Phagocytes are attracted to apoptotic cells by “eat me” signals present on the surface or secreted from dying cells. Cullen et al. report that activation of the tumor necrosis factor receptor (TNFR) family member Fas, in addition to inducing apoptosis, leads to production of chemotactic cytokines that help phagocytes find apoptotic cells. As well as triggering apoptosis, activation of Fas with an anti-Fas antibody prompted several types of mammalian primary cells and cell lines to secrete various proinflammatory molecules, including the chemokines interleukin-8 (IL-8) and monocyte chemoattractant protein-1 (MCP-1). Treating HeLa cells with a broad-spectrum caspase inhibitor coadministered with anti-Fas prevented apoptosis but did not prevent the secretion of proinflammatory cytokines. In contrast, small interfering RNA (siRNA)–mediated knockdown of the inhibitor of apoptosis (IAP) proteins cIAP-1 and cIAP-2 increased the proportion of cells that initiated apoptosis in response to low concentrations of anti-Fas but inhibited proinflammatory cytokine production. The kinase RIPK1 and the transcription factor nuclear factor κB (NF-κB), both of which participate in TNFR signaling responses, were also required for maximal Fas-induced cytokine secretion. Coimmunoprecipitation experiments indicated that Fas activation induced the formation of complexes containing RIPK1, caspase-8, and the adaptor protein Fas-associated death domain (FADD) that stimulated NF-κB–mediated cytokine production. When added to the lower well of a standard chemotaxis chamber, conditioned medium from Fas-stimulated HeLa cells induced monocytes in the upper well to migrate toward the filter separating the two wells. Immunodepletion of Fas-stimulated HeLa cell culture supernatant indicated that MCP-1 was primarily responsible for attracting monocytes, with IL-8 playing a minor role, whereas IL-8 was required for the chemotaxis of primary human neutrophils. Treating HeLa cells with an IAP inhibitor or siRNAs targeting RIPK1 in combination with anti-Fas reduced the ability of the conditioned medium to promote monocyte chemotaxis. Thus, proapoptotic signaling through Fas can stimulate cells to release chemokines that attract phagocytes.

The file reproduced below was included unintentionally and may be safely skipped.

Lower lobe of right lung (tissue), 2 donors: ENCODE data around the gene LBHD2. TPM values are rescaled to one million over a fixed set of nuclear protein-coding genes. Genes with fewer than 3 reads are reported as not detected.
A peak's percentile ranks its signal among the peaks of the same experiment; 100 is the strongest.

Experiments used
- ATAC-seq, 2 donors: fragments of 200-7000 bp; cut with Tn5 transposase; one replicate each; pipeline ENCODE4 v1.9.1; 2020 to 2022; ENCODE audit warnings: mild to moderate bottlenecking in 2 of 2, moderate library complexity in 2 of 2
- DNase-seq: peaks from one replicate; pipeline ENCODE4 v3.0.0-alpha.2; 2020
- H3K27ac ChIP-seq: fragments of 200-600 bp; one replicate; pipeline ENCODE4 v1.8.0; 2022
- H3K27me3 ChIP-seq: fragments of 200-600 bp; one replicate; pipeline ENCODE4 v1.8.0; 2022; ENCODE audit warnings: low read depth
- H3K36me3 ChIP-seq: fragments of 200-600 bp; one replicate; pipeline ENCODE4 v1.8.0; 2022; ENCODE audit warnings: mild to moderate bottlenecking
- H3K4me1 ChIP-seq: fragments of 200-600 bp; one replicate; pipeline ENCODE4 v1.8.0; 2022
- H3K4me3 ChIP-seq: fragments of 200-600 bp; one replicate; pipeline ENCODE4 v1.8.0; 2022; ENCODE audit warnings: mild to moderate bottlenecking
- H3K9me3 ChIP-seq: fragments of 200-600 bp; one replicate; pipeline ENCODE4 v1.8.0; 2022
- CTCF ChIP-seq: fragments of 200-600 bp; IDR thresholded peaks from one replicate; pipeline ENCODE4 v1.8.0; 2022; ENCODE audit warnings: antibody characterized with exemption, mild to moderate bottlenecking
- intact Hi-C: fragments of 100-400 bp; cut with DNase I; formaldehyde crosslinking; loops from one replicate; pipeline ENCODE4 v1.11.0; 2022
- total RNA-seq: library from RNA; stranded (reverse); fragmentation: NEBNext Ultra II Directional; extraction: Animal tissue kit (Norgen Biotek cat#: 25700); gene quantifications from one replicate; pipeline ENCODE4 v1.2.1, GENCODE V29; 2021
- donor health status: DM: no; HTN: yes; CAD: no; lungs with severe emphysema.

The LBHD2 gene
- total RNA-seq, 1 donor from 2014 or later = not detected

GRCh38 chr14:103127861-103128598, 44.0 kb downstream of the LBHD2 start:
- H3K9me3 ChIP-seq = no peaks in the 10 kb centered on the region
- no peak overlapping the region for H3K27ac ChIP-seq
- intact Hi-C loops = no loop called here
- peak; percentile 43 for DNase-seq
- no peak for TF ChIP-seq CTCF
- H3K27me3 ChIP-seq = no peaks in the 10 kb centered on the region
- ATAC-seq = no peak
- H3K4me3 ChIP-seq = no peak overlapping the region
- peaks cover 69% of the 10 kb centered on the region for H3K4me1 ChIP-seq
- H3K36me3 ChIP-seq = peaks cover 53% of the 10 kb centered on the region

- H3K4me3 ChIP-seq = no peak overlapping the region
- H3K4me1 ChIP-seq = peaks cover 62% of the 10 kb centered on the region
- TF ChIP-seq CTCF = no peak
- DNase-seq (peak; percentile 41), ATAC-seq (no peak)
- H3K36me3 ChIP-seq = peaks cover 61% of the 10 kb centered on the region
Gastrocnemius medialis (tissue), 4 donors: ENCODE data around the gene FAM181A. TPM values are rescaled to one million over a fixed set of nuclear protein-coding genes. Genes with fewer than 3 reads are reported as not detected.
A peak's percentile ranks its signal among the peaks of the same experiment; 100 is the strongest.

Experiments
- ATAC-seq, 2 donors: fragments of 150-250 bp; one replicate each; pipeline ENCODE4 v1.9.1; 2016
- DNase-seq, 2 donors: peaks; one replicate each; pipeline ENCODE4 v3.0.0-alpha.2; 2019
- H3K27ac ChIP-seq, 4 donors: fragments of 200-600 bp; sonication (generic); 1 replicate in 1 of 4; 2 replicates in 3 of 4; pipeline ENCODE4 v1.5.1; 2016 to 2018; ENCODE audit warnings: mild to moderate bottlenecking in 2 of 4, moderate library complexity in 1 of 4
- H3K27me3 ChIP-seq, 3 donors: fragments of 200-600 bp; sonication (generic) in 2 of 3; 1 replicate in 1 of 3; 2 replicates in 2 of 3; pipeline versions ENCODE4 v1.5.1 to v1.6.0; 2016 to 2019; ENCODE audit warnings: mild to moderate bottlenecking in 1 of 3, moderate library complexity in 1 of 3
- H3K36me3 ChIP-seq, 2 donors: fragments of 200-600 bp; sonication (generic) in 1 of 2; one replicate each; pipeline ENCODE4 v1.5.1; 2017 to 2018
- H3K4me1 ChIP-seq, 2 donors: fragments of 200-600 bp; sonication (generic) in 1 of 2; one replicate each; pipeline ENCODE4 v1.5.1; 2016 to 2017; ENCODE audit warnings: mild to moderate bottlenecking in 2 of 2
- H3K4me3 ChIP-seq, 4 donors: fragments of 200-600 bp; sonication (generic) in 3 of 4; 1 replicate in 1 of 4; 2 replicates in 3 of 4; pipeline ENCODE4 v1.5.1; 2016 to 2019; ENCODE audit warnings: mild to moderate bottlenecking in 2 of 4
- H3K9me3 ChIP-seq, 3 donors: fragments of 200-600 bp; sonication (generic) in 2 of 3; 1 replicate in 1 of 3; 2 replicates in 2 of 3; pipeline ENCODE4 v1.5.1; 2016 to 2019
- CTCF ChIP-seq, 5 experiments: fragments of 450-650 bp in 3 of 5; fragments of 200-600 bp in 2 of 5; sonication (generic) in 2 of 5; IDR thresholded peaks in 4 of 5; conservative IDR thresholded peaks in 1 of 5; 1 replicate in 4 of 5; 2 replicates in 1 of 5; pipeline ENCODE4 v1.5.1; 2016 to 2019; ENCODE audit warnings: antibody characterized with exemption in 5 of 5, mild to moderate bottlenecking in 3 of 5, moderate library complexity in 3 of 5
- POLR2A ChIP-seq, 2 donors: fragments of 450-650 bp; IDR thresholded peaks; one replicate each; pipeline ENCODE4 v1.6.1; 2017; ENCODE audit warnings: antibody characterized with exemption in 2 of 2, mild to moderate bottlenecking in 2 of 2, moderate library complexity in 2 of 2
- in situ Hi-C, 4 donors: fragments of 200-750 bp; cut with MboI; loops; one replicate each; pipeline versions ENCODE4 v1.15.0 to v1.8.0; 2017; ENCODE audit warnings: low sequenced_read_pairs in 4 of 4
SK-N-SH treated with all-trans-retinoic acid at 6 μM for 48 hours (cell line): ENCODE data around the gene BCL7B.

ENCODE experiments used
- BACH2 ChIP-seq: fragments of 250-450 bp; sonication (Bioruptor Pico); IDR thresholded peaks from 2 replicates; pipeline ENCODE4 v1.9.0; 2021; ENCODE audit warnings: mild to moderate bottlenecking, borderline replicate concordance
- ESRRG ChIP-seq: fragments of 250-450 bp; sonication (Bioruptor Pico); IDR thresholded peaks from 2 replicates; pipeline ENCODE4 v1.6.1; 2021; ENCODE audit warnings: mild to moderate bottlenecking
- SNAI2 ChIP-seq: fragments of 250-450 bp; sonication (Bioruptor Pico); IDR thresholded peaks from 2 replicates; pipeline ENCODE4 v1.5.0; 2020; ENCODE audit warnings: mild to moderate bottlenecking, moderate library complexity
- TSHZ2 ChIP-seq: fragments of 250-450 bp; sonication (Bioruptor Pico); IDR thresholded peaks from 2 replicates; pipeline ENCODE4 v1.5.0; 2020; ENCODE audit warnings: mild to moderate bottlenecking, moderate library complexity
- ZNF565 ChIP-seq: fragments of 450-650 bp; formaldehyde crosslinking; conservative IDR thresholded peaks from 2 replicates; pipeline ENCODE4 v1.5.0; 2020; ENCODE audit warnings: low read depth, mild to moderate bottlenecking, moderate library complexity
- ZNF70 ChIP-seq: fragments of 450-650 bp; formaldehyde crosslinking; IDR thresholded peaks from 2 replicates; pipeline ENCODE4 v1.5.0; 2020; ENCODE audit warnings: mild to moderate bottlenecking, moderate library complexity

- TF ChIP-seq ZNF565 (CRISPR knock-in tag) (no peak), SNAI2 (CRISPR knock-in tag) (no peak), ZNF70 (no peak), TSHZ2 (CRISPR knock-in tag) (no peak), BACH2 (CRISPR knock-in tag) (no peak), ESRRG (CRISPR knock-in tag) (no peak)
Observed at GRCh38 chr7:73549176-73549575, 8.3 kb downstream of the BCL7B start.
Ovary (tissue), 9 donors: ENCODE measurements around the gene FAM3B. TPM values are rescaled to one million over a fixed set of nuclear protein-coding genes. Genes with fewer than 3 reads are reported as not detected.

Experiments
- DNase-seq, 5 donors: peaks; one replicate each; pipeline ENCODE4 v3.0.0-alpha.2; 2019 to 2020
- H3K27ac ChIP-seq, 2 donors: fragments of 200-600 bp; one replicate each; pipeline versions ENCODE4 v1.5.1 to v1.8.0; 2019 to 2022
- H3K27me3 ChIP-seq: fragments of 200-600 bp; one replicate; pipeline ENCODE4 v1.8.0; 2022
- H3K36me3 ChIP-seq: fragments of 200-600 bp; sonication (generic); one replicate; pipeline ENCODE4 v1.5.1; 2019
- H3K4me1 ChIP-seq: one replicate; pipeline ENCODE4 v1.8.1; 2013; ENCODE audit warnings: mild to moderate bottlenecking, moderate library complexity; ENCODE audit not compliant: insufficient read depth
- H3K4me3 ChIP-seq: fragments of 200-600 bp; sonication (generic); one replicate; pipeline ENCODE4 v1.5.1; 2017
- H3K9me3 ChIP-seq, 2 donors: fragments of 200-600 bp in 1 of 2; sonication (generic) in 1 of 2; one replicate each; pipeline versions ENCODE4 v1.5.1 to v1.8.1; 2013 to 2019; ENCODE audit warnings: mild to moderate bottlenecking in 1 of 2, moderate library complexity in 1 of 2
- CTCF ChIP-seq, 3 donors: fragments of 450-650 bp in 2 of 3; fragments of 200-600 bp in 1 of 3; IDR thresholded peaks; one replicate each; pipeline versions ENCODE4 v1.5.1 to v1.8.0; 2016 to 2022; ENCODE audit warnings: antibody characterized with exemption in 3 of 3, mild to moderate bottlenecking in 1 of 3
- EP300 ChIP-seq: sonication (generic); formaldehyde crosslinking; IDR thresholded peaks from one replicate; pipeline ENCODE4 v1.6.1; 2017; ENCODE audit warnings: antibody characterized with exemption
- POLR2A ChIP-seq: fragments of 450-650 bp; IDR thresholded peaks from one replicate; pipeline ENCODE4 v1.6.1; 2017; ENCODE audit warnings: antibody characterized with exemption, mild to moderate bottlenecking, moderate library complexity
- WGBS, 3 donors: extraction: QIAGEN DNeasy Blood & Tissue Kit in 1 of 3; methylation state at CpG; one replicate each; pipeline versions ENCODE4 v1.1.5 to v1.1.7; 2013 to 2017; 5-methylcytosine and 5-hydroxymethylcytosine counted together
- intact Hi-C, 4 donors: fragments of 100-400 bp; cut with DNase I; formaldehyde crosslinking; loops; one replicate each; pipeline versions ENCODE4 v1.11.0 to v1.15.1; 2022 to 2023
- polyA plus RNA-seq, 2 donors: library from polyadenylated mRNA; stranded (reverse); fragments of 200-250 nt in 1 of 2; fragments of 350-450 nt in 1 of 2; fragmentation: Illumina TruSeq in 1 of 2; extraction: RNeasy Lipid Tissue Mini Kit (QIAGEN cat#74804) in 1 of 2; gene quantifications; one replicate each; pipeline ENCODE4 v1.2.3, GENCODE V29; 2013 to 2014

S. P. Cullen, C. M. Henry, C. J. Kearney, S. E. Logue, M. Feoktistova, G. A. Tynan, E. C. Lavelle, M. Leverkus, S. J. Martin, Fas/CD95-induced chemokines can serve as “find-me” signals for apoptotic cells. Mol. Cell 49, 1034–1048 (2013). [PubMed]